Synthesis of red mud derived M-type barium hexaferrites with tuneable coercivity


Hexagonal ferrites can be employed in a multitude of applications, the most common hexaferrites are the M ferrites such as BaFe12O19 (barium hexaferrite, BaM). It is known that if Fe3+ is substituted with a combination of Ti4+/Co2+ the coercivity of BaM can be reduced to produce soft M ferrites with easily switchable magnetisation. They can be utilised as powders, films or bulk ceramics, and can be manufactured from a wide variety of synthesis methods. The production of hexaferrites usually requires commercial raw materials, but if an industrial waste can be utilised, this will help to ease waste disposal and storage costs, valorise a waste material and encourage circular economy. In this study, bauxite residue (red mud) from the production of alumina was used to synthesise M-type hexaferrites, using a simple ceramic process. BaCO3, or BaCO3 + Co3O4, were added to the red mud, blended and heated at 1000 degrees C to produce the M-type hexaferrites. Without cobalt addition up to 81.1 wt% M ferrite was produced, and with Co addition up to 74.3 wt% M ferrite was formed. Without cobalt, the M ferrite phase closely resembled BaFe9Al3O19, and was a hard ferrite with a magnetisation of 12-19 A m(2)/kg for the whole powder (up to 23.6 A m(2)/kg for the M ferrite phase) and a coercivity of similar to 290 kA/m. When cobalt was added, secondary titanate phases vanished, and Ti4+/Co2+ partially substituted very soft M ferrite was formed with a low coercivity of similar to 16 kA/m but a higher magnetisation of 24.5 A m(2)/kg for the whole powder (up to 34.9 A m(2)/kg for the M ferrite phase). Therefore, not only can good quality magnetic materials be easily produced from this common waste material, but its magnetic properties can be tuned by varying the 2 + ions added during the process.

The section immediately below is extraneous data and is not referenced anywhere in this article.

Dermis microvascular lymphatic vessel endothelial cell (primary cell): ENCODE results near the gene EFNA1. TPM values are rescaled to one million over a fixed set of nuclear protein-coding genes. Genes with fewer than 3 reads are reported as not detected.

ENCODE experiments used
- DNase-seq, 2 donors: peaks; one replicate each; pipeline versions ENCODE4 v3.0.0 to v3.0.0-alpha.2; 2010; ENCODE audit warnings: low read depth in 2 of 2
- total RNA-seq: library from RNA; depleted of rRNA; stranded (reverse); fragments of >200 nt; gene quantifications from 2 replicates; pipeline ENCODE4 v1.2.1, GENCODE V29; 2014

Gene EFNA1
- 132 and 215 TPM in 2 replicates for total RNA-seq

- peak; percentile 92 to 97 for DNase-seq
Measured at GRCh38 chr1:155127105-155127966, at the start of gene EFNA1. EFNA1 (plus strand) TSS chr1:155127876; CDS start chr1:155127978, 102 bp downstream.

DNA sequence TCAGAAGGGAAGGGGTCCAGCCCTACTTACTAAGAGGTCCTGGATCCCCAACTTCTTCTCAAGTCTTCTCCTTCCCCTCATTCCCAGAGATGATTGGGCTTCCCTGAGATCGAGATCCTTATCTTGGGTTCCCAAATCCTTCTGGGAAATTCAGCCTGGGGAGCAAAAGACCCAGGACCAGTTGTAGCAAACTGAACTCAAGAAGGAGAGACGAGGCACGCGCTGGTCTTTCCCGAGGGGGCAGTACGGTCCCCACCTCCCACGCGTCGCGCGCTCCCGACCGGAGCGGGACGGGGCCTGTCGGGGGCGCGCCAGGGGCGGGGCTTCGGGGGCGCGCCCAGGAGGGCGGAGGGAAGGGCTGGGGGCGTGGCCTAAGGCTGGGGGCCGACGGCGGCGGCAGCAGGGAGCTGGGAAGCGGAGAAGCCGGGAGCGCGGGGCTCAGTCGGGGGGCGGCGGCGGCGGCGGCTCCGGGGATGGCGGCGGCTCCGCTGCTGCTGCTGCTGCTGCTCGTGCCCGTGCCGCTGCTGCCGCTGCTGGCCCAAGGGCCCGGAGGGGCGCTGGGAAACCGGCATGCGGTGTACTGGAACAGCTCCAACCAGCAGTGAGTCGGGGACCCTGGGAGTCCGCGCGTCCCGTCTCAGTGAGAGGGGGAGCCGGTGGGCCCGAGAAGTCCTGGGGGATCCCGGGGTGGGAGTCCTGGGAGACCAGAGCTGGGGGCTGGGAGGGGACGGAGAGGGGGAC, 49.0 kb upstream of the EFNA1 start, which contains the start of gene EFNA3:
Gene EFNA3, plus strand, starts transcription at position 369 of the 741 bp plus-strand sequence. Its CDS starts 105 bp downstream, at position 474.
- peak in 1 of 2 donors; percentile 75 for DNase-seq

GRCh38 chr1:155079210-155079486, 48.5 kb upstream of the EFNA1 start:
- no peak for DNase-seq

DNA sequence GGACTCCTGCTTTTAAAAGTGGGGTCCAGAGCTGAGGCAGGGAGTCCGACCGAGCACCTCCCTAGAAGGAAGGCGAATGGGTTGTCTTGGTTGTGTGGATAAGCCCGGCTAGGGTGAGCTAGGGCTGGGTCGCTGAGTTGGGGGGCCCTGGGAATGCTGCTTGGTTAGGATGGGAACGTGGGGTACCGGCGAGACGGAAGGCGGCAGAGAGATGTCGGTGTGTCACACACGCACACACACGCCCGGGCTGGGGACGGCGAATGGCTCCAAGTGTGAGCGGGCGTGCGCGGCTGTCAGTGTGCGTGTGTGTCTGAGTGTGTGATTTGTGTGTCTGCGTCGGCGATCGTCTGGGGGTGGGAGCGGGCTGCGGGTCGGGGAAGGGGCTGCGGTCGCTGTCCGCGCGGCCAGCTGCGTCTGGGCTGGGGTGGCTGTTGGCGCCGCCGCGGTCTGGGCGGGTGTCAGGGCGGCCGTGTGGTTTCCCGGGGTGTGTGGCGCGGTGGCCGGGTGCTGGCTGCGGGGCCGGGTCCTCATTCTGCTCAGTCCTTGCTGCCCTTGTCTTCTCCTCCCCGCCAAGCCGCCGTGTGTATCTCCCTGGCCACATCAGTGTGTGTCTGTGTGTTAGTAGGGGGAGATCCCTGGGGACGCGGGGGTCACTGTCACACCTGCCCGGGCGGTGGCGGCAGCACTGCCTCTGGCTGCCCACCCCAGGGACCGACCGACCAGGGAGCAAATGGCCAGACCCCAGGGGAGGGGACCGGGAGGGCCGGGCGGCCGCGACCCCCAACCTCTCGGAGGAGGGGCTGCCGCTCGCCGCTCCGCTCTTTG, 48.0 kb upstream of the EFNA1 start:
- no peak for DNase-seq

subject category

Materials Science


Carvalheiras, J; Novais, RM; Mohseni, F; Amaral, JS; Seabra, MP; Labrincha, JA; Pullar, RC

our authors


This work was developed within the scope of the project CICECO-Aveiro Institute of Materials, FCT Ref. UID/CTM/50011/2019, financed by national funds through the FCT/MCTES. R.C. Pullar wishes to thank FCT grant IF/00681/2015, and R.M. Novais wished to thank FCT grant CEECIND/00335/2017.

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